Indian wheat have begun to
leave India for London, and
large shipments of timber are
promised from Norwegian
ports. It is also stated that
as soon as the numerous car-
goes of supplies for Russia
are out of the way at Arch-
angel, that port will begin
shipping heavily to London
More sugar is expected
shortly from Mauritius to re-
plenish the stocks kept in
storage along the London
waterfront.
The great rush of wool
ships has ceased. Foodstuffs
in store are abundant. The
stocks of practically all
classes of goods necessary for
the support and comfort of
the people are larger than
entering the Port of L on do
continues to show a marked
decrease, as compared with
twelve months ago. The ex-
planation is That a ton of
shipping today represents far
more in cargo than it did
before the war. For several
years past the practice of most
shipping companies lias been
to discharge part of their car-
goes here, then going on to
Antwerp and Hamburg to fin-
ish discharge and partly load
there, later coming hack here
to finish loading This is not
possible now, the Belgian and
German ports being closed.
Therefore a large amount of
hipping which counted as two
entries before the war is now
only counted once and the
shipping figures suffer accord-
ingly. Vet the cargoes mani-
pulated and stored in London
from each ship are double what
they were. This is an instance
of how deceptive statistics of
shipping tonnage entering a
port may be for purposes of
comparison with other ports.
The. number of men at pre-
sent emphned on dock work by
the Port of London authority is
7.500 as against 5,000 a year
ago The figure of goods hous-
ed at the docks has risen to
285,000 tons, an increase cf d8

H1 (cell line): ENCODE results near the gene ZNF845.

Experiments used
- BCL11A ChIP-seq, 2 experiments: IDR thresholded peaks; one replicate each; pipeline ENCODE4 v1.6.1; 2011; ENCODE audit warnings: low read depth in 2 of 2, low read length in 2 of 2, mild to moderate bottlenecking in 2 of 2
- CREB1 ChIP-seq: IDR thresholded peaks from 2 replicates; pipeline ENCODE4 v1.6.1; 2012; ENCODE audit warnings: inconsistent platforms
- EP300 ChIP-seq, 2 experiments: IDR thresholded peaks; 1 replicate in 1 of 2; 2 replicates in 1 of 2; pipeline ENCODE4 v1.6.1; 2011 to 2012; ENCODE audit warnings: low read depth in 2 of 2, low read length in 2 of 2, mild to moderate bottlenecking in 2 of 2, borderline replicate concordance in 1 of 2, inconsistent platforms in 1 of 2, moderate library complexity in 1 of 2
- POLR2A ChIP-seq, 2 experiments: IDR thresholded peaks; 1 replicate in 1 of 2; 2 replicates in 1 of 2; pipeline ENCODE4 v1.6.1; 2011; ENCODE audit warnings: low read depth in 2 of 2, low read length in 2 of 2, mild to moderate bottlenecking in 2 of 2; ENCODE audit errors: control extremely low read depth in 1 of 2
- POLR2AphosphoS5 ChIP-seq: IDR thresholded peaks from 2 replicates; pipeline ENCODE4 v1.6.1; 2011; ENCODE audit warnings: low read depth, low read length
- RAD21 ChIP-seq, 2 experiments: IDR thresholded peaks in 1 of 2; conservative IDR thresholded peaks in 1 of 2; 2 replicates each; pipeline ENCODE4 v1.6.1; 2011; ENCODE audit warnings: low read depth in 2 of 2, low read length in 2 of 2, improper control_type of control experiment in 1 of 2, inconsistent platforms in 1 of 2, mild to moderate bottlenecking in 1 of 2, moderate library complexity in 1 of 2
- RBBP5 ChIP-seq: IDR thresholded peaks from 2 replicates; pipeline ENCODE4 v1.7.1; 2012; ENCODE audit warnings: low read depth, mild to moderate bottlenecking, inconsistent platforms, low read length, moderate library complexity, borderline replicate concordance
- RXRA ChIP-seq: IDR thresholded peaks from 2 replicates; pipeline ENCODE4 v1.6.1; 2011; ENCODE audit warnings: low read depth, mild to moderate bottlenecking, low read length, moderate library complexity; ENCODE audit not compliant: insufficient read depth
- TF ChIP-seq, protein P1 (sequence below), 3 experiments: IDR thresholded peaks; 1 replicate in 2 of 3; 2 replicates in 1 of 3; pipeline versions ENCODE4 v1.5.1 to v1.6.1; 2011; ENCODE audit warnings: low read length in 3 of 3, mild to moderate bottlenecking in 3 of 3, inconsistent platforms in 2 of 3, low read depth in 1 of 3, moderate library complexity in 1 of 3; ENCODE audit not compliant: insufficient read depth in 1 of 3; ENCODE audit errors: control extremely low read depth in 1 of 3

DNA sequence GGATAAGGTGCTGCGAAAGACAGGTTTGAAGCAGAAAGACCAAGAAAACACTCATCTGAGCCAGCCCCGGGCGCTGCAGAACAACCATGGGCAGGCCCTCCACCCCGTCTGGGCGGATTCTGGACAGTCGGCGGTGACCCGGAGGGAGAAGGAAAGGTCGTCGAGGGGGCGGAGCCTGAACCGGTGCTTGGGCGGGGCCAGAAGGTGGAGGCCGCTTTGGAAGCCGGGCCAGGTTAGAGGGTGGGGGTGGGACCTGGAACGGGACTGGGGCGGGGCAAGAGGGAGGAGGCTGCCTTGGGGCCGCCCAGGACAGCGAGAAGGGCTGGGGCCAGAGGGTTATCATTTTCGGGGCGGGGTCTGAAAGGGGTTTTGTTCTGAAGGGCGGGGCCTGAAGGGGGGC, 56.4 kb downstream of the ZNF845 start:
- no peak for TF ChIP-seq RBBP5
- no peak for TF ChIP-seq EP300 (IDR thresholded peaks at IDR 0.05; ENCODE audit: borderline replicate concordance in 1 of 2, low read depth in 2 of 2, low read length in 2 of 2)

percent over last year.
White Lime
1
AM offering FOR SALE
my entiic slock of White
Lime of about Soo bushels
they were in June, 1914 I he a| Gi, bushel.
only important exception to) Orders left at Mr. Solomon
is timber Kinlavson, Dcveaux St.
substantial
01
Phone jjSor "The Tribune"
Office.
JoSIAII RaUMINi-
June 30, 1915.
this statement
which shows a
shrinkage owing to the de-
mands of the army both at
home and abroad.
In the service of food tran-
sit some unusual types ofi T. M. Knowles
ships are being employed, j 528 Bay Street.
One of the recent arrivals is IS now prepared to supply
the Kort, a small motor boat, I Rubber lires for Babies
bringing a cargo of sugar Carriages, also to reset, and
from Brazil. Another is ihe repair them,
steamship Glenmavis, one of Satisfaction Guaranteed.
the Canadian lake steamers, Mar 20th, 1915.


-
terms which will not involve
the annihilation of the German
Empire. *- Flint is no good to us.
Such iiifluences should have
been exerted before hostilities
commeiicnl. We are in it,and
\vc mean to go through itright
theb>itter end. If we were
>t convinced of that, we would
jt travel another yard to get
rruitsnor would we encour-
[6 men to join the colours.
Serisra, and all that it stands
must be abolished once and
ever. The German Empire
must become a thing of the past,
and there must be no further
menace to the peace of Europe,
or the position of the British
race, in our ti rne or that of our
children, or our children's child-
ren.
Will Lord Kitchener kindly
say just n word or two, by way
of a change, about the itnmedi
ate outlook?"John Hull."
ALCOHOL AND SOME
OF ITS EFFECTS.
T. D. Crothers M.D.
Clinical observations of pa
ticnts who come to hospitals
nd sana toriuins show dimin
tied sensory, motor, and men
tal activi ty, that can be mea-
sured and stated in exact terms.
This condition is practically a
palsy, wh icll increases with the
continuous use of spirits. The
conclusion was that alcohol,
even insniiill doses, is an anes-
thetic, either for a longer or
shorter period. Some illustra
tions briDCOut this fact.
A noted astronomer dtt lared
that e*ery time he took a glass
of wineor beer his work for a
few hours sfter was full of er-
rors and liad to be repeated.
Me had to give up banquets and
dinners in which wine was
served,and announced that he
had found from personal expe-
rience that all use of spirits